"If I leave my job to freelance or take another job, what should I do with my retirement account? I won't lose the money, will I?"
– Jennifer, Brooklyn, NY
Before you leave, it’s important to understand the (potentially negative) impact on your retirement savings. If you don’t, you could stand to lose significant dollars. Consider these questions:
Are you vested?
The money you contribute is always 100% vested, but your company match usually vests over a period of several years—typically three to five. If you leave, you may forfeit a portion or all of your employer's match, plus any earnings on that match.
Do you have an outstanding loan from your 401(k)?
If so and you leave, you’ll owe the balance of the loan quickly—typically within 60 days. If you don’t pay it back in time, it’s considered a distribution and you’ll owe taxes on it plus a 10% penalty that year.
Do you have less than $5,000 in the account?
If so, you’ll want to roll over the money immediately or your former employer may distribute it to you directly, automatically withholding the IRS-required 20%. In that case, if you do not roll over the entire amount within 60 days and you’re under age 59 ½ you’ll end up with a 10% tax penalty in addition to any taxes you may still owe.
Does your new employer have a retirement plan?
If so, you may want to rollover the money in your old plan to the new one. Find out when you’ll be eligible to participate, and put some thought into what your new investments will be. If there's a waiting period, you can leave your funds in your old employer's plan in the meantime. But to avoid a tax headache, make sure all rollover checks are written out directly to the new plan administrator, NOT to you.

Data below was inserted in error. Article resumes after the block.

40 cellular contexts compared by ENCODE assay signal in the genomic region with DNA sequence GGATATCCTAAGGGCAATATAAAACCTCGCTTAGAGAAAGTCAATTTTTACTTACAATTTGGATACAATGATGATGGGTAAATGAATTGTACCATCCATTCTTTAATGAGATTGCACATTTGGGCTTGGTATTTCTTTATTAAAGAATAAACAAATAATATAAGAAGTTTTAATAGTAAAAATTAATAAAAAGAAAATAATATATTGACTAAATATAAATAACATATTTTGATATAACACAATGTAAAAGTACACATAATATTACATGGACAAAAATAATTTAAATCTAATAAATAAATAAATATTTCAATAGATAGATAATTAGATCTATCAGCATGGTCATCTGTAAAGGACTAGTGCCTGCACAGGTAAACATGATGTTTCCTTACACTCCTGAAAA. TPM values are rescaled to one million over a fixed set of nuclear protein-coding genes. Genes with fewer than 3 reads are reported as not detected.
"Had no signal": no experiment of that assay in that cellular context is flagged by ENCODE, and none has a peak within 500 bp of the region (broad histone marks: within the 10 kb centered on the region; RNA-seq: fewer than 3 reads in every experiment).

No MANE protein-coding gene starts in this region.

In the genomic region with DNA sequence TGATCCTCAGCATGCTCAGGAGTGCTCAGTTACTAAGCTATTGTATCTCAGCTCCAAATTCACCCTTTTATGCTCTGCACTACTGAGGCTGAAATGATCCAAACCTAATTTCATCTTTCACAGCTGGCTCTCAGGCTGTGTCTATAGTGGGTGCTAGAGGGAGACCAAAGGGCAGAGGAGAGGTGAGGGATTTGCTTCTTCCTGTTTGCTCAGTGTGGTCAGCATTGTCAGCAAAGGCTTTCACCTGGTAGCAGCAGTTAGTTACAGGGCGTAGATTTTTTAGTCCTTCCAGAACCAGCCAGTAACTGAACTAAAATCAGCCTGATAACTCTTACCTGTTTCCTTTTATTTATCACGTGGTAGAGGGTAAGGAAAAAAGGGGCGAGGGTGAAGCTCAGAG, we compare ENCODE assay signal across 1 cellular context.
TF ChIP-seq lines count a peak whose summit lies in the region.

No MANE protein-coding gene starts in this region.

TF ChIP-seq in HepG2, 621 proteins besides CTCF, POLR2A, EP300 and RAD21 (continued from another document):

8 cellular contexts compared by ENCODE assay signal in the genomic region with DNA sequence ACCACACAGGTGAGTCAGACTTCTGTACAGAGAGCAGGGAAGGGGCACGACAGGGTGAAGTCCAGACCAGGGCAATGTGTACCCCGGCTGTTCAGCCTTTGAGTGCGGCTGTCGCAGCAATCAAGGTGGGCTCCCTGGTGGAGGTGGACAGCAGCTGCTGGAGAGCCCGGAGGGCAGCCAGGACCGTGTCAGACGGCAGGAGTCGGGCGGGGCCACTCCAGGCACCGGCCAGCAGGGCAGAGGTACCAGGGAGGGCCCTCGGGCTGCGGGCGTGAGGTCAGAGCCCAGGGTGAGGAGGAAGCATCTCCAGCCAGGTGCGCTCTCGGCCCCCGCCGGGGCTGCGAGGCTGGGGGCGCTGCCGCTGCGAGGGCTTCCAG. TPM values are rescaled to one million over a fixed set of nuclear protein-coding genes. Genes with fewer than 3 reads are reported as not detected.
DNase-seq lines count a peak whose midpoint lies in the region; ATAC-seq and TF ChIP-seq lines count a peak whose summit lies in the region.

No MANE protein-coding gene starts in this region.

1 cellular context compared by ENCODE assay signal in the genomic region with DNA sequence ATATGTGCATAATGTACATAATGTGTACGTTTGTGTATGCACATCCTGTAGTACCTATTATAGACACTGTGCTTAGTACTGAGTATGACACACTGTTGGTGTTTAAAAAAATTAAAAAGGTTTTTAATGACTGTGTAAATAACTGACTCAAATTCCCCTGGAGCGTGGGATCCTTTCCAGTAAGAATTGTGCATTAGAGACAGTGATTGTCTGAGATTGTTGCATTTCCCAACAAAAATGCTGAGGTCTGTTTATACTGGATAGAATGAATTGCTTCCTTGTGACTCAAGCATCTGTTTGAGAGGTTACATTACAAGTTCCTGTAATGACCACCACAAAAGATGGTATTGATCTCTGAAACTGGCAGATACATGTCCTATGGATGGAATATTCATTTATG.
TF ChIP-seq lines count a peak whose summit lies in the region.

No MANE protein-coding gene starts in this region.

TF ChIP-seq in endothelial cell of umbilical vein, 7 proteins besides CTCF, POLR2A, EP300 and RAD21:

You should reconsider since it’ll cost you in the short and long run. If you cash out your plan, you will owe taxes and a penalty (see above). Plus it could be a huge setback in saving for retirement. In other words, don’t do it!
In most cases, the best strategy when changing jobs or going freelance is to rollover your 401(k) to an IRA or Roth IRA. This way you can have more control and a wider variety of investment options with potentially lower fees and expenses. You can also continue to contribute to your account, which you would not be able to do if you left it with your old employer.
If you already have an IRA set up to receive the rollover, great. If not, you can easily open one at virtually any financial institution. Just make sure to have your administrator send a check directly to the new administrator to avoid that tax headache and remember that if you roll to a Roth, you will owe taxes on the amount rolled that year. Good luck!